A poet and writer of many short stories, including the ones using the “Flim Flam Yarn” title, Guy Owen was launched into fame with comical and popular The Ballad of the Flim-Flam Man.
The backdrop for this novel is fictitious Cape Fear County, a place similar to Owen’s childhood experiences in Bladen County, North Carolina. Like many Southern writers, Owen uses his own past and surroundings to provide material for his fiction. Recall William Faulkner’s use of Yoknapatawpha County, a fictitious location based on the real Lafayette County, Mississippi. The result is that the fiction has a local flavor, describing the sights, sounds, and folkways of a certain place. Yet authors discuss issues with moral complexity that transcend regions. Sometimes to write about the abstract, one must be familiar with the particular.
The 1965 novel was my introduction to Owen. More exactly, it was the 1967 film of the same name starring George C. Scott. (In the movie, there is an unforgettable and zany car chase that wreaks havoc on a small, North Carolina town.)
The main character, Mordecai Jones, M.B.S., C.S., D.D., brags about his self-styled, advanced degrees that stand for “Master of Back-Stabbing, Cork-Screwing, and Dirty-Dealing.” Simply put, he is a con-artist. The older drifter travels the Southeast, swindling people out of their cash via various games of chance and stealing — excuse me — borrowing cars.
Although Jones claims to have once circulated among big-time and influential people, “dukes and bookies,” to name two examples, the nickel-and-dime swindler mentors an AWOL serviceman and aspiring country singer, Curley Treadaway, and tells him early on: “You can’t cheat an honest man.” A slick talker can only accomplish so much, Jones advises; it takes two to negotiate a deal. One must tap into mankind’s natural greediness: “Greed’s my line, lad” And fourteen-carat ignorance,” he tells Curley. “You might say I’m one who puts his trust in the taint of corruption in the human heart.” With that in mind, Mordecai lures others into thinking that they can cheat him or Curley, and then he dupes the locals and moves on to his next target. As they avoid capture from the law and retaliation from former victims all across eastern North Carolina, Curley eventually reveals that there is some good in people.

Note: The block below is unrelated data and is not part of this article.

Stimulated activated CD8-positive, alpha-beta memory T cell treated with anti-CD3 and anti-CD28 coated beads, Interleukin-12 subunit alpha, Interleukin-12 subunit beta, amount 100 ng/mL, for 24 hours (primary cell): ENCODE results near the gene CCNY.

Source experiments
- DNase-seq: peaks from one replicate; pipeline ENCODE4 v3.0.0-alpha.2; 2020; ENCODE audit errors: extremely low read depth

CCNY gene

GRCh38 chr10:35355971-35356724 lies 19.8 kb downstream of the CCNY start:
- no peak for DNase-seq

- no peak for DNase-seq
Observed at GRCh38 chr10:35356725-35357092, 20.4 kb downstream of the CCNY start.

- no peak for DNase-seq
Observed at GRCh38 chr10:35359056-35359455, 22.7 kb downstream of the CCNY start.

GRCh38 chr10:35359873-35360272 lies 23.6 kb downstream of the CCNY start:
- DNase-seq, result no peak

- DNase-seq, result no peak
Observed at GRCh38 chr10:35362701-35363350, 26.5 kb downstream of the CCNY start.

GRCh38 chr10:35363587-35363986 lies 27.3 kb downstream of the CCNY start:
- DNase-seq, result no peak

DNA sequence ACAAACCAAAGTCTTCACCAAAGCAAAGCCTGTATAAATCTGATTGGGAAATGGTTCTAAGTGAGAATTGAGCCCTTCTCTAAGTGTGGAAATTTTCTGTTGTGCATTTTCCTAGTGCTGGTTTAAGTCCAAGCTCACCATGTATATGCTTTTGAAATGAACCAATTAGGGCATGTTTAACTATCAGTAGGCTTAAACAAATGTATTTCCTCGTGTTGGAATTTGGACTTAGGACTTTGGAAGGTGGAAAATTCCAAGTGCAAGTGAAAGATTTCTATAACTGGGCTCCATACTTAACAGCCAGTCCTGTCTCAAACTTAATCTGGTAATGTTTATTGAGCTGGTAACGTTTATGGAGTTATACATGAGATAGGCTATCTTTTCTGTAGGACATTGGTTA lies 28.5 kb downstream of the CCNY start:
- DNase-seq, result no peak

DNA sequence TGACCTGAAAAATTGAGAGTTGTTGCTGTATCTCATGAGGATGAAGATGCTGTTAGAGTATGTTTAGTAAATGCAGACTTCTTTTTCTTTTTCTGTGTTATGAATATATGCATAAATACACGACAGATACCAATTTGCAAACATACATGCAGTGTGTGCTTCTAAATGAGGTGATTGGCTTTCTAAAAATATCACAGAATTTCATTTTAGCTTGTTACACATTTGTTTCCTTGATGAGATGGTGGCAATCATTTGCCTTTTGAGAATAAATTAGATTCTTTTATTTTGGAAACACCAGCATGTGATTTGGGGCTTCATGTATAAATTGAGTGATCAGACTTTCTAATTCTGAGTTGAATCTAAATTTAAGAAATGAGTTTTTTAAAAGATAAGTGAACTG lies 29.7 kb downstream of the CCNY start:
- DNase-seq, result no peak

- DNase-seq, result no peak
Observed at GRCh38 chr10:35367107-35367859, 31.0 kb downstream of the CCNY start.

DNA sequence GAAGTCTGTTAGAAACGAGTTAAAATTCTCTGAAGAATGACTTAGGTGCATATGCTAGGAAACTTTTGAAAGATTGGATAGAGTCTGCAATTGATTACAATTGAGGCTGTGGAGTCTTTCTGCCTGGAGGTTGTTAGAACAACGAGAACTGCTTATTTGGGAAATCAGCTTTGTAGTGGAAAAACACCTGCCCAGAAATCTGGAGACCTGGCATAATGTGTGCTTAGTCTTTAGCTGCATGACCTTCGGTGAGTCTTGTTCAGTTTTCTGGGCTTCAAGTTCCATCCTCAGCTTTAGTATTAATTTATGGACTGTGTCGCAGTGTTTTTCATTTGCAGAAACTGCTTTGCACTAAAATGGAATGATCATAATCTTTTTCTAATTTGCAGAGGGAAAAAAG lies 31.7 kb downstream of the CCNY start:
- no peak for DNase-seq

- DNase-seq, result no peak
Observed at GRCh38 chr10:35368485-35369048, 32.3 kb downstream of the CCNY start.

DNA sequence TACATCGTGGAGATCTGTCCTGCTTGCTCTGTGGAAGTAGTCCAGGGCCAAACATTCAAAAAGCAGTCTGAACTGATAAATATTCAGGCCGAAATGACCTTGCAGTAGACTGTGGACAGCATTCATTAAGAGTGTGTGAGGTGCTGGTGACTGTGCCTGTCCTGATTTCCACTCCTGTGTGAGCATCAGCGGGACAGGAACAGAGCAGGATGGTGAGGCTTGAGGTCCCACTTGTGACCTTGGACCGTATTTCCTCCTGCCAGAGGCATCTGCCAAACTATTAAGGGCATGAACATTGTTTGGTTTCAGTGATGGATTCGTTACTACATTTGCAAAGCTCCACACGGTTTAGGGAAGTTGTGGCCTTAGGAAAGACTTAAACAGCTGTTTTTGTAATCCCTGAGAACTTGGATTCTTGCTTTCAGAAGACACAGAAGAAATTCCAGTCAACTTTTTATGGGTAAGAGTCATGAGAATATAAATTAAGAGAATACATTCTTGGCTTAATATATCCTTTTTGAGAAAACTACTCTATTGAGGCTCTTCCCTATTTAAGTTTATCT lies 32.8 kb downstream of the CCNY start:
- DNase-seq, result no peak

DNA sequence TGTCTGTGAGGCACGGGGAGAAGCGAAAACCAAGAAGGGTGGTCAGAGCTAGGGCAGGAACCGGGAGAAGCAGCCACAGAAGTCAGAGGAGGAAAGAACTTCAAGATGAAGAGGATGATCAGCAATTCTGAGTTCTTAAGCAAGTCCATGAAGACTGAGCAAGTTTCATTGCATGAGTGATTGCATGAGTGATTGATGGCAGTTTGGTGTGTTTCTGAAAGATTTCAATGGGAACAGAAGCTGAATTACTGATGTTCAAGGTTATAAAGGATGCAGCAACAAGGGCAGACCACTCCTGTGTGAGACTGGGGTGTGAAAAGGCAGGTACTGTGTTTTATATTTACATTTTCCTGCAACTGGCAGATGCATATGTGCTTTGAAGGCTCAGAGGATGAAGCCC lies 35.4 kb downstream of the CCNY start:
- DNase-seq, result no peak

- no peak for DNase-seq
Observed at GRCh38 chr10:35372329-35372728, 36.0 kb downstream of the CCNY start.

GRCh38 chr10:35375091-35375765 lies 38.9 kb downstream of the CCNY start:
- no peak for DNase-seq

Owen has received praise for the folksy narrative of two bungling con-artists traveling to and fro in rural North Carolina. Although the work is reminiscent of a Mark Twain novel, other reviews declare that Owen was unable to make the characters believable. Still others have criticized the use or overuse of dialect. Those parts, however, are what makes the novel charming.
Roger Ebert, “The Flim-Flam Man,” http://www.rogerebert.com/reviews/the-flim-flam-man-1967 (accessed June 6, 2015); Kirkus Review, “The Ballad of the Flim-Flam Man https://www.kirkusreviews.com/book-reviews/guy-owen-2/the-ballad-of-the-flim-flam-man/ (accessed June 6, 2015); Guy Owen, The Ballad of the Flim-Flam Man (reprint, 2000) and Flim-Flam Man Yarns and Other Cape Fear Stories: A Collection of Short Stories (Durham, 1980); Page Turners form the Past: Bob’s Book Reviews, “The Ballad of the Flim-Flam Man” http://bobsbookreviews.com/?p=82 (accessed June 6, 2015).